Matthew Herbert caused a bit of controversy in the last couple years when he announced his intentions to create a concept album about the life cycle of a pig, which would contain samples from a pig’s life to its death, upon which Herbert would eat it. Some found it inhumane, but Herbert nonetheless felt strongly about the project, and generally when Herbert gets intense about his work (which is most of the time), the result can end up amazing (see: Bodily Functions, Scale). There’s always a possibility that meta conceptualism could get in the way of the music, but we’ll trust the guy who knows his way around a composition.
M83 – Hurry Up, We’re Dreaming (Oct. 18, Mute)
M83’s Anthony Gonzalez almost exclusively makes big albums, but the next one he has lined up promises to be his biggest yet. Hurry Up, We’re Dreaming is M83’s first double album, one that takes the new wave dream pop of Saturdays=Youth and blows it up onto an even larger canvas. Zola Jesus guests, as well as Medicine’s Brad Laner, in addition to past collaborator Morgan Kibby, whose contributions are never less than incredible. Oh, and there’s some sax on there as well. Move over, Dan Bejar, M83’s about to get smooth.
My Brightest Diamond – All Things Will Unwind (Oct. 18, Asthmatic Kitty)
My Brightest Diamond’s Shara Worden has been busy with a number of things, first singing the part of the evil queen on The Decemberists’ The Hazards of Love, and most recently, becoming a mother! This fall, she gets back to her unique style of arty, dramatic pop music, this time featuring a number of string arrangements and conceptual elements having to do with the sun or energy or something. She can get as conceptual as she wants, as far as we’re concerned, as long as it’s as cool as Bring Me the Workhorse.
The Field – Looping State of Mind (Oct. 25, Kompakt)
Certain things haven’t changed about Swedish microhouse producer Axel Willner, aka The Field. He’s still releasing his new album on Kompakt. He’s still going with a monochromatic color scheme for his new album cover, and as far as we know, he’s still offering hypnotic beatscapes that slowly reveal themselves as gorgeous while getting your feet moving. Some things are changing a little bit this time around, however, most notably the use of more acoustic instrumentation such as piano and upright bass. The Field gone jazz? It worked for Squarepusher.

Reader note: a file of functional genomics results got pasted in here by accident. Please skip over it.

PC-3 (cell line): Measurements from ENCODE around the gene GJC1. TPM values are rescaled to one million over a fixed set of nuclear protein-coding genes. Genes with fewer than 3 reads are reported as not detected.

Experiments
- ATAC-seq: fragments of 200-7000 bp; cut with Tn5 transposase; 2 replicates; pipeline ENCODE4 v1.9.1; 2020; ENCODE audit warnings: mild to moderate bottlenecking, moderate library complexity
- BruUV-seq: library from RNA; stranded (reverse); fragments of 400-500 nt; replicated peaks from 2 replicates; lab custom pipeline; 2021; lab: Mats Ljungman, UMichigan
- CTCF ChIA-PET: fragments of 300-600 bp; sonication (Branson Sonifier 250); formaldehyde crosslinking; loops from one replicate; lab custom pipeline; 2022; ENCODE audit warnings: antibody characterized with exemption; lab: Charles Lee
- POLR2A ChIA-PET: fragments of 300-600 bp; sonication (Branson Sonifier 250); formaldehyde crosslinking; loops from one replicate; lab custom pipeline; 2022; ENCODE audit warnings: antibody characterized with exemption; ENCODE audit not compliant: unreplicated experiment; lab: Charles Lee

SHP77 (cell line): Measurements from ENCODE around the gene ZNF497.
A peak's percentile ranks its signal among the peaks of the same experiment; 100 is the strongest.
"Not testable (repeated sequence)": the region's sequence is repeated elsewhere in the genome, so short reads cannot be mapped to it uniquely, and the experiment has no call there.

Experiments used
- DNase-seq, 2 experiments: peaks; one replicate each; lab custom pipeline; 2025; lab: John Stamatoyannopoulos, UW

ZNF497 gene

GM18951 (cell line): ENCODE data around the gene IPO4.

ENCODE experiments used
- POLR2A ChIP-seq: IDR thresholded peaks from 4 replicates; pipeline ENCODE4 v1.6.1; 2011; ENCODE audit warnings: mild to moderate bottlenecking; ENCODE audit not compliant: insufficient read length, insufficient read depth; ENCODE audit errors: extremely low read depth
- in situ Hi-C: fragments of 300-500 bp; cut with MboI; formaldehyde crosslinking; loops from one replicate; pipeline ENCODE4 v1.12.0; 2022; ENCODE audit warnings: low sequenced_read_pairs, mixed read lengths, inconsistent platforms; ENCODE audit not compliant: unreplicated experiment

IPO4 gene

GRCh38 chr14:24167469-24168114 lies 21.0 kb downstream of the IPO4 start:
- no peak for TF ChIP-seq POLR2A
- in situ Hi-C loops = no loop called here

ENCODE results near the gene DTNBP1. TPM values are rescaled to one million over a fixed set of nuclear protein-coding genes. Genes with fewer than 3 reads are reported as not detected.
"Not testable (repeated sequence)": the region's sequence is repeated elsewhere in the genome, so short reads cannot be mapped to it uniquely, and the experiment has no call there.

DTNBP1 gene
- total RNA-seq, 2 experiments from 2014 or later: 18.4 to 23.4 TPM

Tom Waits – Bad As Me (Oct. 25, Anti)
Any month that promises a new Tom Waits album is one worth looking forward to, as far as I’m concerned. And it’s been a good, long while since Waits has released any new music. There was a live album a couple years ago, and his 3-disc rarities set, Orphans: Brawlers, Bawlers and Bastards. But in two months, Waits will release his first album since 2004’s Real Gone, which is definitely something to celebrate. He just released the title single this week, and the lead-up to it was not without its mystery and intrigue. So it shall go with the album, but one thing’s for sure: if it’s Tom Waits, it’s worth hearing.
Lou Reed & Metallica – Lulu (Nov. 1, tba)
To be perfectly honest, the upcoming collaborative album between Metallica and Lou Reed sounds kind of ridiculous. Certainly, one could probably put together two less compatible artists, but while an Insane Clown Posse/Josh Groban team-up is hypothetically more terrifying, this is very real, and in case nobody caught it, Lou Reed is extremely enthusiastic about the project, having called it one of the best albums recorded by anyone, ever. The worst-case scenario ranges from Lulu being a joke to a complete fiasco, but our morbid curiosity compels us to find out either way. And there’s always the possibility that Reed’s right… just not a high probability.
Joker – The Vision (Nov. 8, 4AD)
Dubstep has primarily been a genre that existed largely in the single format, but little by little dubstep artists have been making an effort to create their own mesmerizing full-lengths. Burial has already released a pair of solid albums, and just this year, Zomby released his incredible Dedication. In November, fellow UK producer Joker will join him on 4AD with The Vision. And thus the winter will be filled with cool atmospheric jams, presumably.
Jeff Terich is the founder and editor of Treble. He's been writing about music for 20 years and has been published at American Songwriter, Bandcamp Daily, Reverb, Spin, Stereogum, uDiscoverMusic, VinylMePlease and some others that he's forgetting right now. He's still not tired of it.